Time to toss my cap and say goodbye


Brittany Cinderella, Columnist

In December of 2017, my very first college acceptance letter came in the mail, with the words “You’re In!” in bold letters. I remember crying and then laughing, I had feared I wouldn’t make it into college right out of high school. Although I had a decent GPA and lots of experience, I wasn’t the diverse ideal student most colleges wanted. Out of the seven colleges I applied to, I got into all but one. 

The only reason I knew about CWU was from a friend of mine. She had called me one day telling me about a college she was at, that I’d never heard of. When I asked her for the location, she said Ellensburg. I remember searching where Ellensburg was. The only memory I had before visiting the campus was stopping for McDonald’s during a band trip to Idaho. 

Touring the campus, I loved the old but new style of the buildings, the small-town energy and the very friendly people. I had a pros and cons lists for every college I had applied to. For CWU, I had things like having transportation to the west side, a campus size I could easily walk and small class sizes where I would get to know my fellow students.

In March of 2018, I decided to go to CWU with no idea what I would major in or how long I would be there. During orientation, I had the plan to major in business, but was told that given I was interested in NASA, I should get a physics degree. After accepting a five-year physics degree, I met a lot of amazing peers and professors that helped me during my first few years of college.

When COVID was declared a national emergency, the school shut down campus and told us we couldn’t come back until the CDC cleared us. In my time taking online classes, I had one course that met synchronously on Zoom and all of my other professors didn’t hold meetings. Once the mask mandate started, I felt more and more disconnected from my peers, barely knowing anyone in my program and more connected to my dogs. As I grew out of physics, I rekindled my passion for writing, and ended up adding an English major to ease my physics frustration around spring quarter of 2020.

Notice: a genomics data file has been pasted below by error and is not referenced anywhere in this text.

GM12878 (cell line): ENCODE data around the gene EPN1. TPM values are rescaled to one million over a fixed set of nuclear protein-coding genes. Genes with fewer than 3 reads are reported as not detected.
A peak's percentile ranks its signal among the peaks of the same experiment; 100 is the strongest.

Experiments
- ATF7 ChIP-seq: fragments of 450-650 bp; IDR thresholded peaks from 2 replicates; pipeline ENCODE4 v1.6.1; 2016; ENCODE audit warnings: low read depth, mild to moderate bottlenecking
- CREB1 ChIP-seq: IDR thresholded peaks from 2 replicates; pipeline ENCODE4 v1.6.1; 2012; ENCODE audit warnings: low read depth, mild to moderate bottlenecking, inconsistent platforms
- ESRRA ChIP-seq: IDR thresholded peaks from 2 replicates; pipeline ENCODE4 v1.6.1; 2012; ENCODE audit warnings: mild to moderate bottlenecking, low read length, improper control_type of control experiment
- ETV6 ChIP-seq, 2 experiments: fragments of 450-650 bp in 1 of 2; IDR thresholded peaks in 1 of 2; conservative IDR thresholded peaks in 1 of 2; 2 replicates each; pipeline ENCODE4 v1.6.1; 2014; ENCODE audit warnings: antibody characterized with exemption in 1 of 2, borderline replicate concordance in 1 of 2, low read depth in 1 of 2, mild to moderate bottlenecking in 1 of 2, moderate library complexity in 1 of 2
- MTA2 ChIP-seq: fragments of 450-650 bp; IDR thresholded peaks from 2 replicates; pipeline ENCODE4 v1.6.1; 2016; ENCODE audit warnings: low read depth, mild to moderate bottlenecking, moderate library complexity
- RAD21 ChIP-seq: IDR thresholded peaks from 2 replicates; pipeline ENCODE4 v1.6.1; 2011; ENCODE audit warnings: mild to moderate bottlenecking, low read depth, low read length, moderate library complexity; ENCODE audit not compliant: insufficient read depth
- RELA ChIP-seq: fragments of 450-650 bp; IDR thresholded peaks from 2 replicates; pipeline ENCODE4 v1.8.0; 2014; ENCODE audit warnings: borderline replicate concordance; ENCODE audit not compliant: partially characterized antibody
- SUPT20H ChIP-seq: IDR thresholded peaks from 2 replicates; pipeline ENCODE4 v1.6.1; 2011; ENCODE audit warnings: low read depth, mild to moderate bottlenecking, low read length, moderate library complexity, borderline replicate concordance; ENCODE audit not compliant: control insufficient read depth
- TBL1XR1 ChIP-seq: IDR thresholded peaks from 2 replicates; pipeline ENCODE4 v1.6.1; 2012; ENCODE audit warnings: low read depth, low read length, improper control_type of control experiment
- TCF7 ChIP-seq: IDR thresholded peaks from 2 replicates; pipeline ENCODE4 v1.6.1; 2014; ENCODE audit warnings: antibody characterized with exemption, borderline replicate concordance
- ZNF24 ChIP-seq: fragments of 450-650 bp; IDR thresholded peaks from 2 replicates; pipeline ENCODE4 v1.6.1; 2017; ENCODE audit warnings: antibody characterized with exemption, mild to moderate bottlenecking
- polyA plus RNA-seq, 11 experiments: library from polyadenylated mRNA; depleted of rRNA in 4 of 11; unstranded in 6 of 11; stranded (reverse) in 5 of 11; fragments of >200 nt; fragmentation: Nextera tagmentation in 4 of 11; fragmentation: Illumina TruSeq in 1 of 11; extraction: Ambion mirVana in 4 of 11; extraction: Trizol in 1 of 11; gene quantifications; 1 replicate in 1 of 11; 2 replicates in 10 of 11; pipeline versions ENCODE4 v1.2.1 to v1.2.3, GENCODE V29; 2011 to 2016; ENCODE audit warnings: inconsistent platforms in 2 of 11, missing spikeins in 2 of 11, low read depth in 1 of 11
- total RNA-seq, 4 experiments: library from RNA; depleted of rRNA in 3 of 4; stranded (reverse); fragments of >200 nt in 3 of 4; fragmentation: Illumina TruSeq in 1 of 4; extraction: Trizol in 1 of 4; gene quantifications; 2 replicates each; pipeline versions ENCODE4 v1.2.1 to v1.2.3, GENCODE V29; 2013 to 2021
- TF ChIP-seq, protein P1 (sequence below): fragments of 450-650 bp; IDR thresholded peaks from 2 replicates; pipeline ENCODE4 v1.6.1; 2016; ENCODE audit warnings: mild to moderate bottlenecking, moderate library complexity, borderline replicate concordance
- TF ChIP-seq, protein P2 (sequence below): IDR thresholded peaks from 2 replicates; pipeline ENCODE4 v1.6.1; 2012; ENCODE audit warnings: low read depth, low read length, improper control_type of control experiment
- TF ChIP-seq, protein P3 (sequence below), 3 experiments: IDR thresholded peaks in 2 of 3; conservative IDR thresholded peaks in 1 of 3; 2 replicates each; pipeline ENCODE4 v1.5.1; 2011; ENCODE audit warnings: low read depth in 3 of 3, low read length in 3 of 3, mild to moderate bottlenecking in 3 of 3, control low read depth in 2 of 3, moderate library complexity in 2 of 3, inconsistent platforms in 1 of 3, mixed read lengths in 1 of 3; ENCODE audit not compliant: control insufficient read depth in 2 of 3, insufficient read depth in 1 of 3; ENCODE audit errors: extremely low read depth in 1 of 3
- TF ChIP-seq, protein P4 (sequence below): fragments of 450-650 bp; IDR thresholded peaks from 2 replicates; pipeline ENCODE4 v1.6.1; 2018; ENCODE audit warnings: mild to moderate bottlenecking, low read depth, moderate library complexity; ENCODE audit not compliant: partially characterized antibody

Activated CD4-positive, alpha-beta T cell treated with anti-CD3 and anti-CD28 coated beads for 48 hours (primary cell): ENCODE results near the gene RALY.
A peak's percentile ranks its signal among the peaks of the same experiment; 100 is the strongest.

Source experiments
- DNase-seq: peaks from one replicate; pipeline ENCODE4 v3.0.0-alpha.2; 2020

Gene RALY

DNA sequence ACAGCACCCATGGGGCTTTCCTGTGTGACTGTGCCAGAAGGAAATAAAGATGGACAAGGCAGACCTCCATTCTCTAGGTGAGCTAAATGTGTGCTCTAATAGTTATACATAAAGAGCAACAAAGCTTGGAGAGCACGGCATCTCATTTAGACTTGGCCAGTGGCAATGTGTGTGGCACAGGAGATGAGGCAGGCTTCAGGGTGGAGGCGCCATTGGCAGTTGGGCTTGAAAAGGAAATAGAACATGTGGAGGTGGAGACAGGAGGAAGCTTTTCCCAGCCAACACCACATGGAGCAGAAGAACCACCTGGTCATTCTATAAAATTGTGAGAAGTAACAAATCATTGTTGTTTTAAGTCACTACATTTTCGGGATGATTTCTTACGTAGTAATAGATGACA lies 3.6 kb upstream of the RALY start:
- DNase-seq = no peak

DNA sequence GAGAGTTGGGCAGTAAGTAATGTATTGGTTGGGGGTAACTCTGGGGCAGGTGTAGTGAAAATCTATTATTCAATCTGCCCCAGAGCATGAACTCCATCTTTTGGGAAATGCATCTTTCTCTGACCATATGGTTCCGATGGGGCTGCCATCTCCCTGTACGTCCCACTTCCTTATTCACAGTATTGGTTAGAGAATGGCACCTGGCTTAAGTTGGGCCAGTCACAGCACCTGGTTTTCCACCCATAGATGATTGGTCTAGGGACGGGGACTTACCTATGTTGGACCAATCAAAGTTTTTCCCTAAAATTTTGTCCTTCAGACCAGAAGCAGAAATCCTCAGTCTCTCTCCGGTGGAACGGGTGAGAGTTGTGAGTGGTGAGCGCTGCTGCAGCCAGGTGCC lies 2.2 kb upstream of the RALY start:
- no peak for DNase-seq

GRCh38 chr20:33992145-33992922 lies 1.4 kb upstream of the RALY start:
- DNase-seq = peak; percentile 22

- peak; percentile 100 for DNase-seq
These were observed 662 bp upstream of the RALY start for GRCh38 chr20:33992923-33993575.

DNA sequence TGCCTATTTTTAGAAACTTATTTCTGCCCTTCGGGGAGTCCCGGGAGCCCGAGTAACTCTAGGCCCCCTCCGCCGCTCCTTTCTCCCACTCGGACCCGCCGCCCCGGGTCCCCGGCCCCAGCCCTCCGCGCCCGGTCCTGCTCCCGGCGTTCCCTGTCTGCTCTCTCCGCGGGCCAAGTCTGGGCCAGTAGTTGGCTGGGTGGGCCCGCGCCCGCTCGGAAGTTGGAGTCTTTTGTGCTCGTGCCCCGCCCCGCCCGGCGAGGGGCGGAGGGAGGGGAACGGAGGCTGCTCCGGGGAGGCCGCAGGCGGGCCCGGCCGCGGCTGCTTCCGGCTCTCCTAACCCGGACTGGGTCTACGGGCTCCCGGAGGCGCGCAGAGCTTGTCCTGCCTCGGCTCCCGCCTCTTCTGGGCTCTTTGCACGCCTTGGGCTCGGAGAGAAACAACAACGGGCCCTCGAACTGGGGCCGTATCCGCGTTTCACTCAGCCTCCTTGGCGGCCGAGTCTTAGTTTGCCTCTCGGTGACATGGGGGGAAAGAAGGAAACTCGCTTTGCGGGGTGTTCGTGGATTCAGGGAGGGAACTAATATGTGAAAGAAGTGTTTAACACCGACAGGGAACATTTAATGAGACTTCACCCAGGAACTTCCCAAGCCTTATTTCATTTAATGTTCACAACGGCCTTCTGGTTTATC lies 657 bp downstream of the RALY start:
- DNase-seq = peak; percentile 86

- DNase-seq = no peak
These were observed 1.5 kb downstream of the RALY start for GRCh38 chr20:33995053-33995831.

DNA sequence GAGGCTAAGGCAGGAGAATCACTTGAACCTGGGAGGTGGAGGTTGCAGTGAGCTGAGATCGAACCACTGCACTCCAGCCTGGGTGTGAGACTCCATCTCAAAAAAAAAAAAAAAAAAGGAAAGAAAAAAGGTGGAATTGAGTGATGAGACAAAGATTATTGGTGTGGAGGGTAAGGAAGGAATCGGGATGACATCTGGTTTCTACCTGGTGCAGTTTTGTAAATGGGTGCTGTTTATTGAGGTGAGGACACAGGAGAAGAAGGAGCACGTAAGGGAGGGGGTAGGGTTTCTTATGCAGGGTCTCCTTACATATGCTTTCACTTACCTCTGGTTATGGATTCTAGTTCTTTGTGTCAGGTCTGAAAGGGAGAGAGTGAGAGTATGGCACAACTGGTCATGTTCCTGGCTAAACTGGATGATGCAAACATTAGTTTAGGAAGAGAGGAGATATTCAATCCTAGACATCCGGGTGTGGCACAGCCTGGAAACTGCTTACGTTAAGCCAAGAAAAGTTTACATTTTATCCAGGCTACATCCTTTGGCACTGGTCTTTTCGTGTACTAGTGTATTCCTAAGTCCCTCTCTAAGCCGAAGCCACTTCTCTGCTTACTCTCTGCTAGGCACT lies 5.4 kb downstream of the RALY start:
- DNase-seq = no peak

Since then, I’ve had a much better experience at CWU, with both majors. I’ve learned how to balance two of my passions in one college experience. Do I regret any of it? Not at all. Although I had a lot of stress and confusion as to what I was going to do with my life, I found that college doesn’t determine where I go in life. I learned how to take what I learn in courses with a grain of salt and to focus on how to apply the skills I learn to the real world.

It wasn’t until I started working with The Observer as a copy editor that I realized how much I enjoyed editing and writing work. I now hope to pursue a career in copyediting or technical writing, but would also be interested in physics work in my future. 

On my official transcript, I will be graduating with a Bachelors of Arts in English: Professional and Creative Writing, a Bachelors of Arts in Physics and minors in astronomy and math. I owe everything about my college experience to my family for supporting me through every step of the way. 

To my peers, my professors, the CWU faculty and the entire Observer staff, thank you for making my time at CWU so memorable.

Go Wildcats.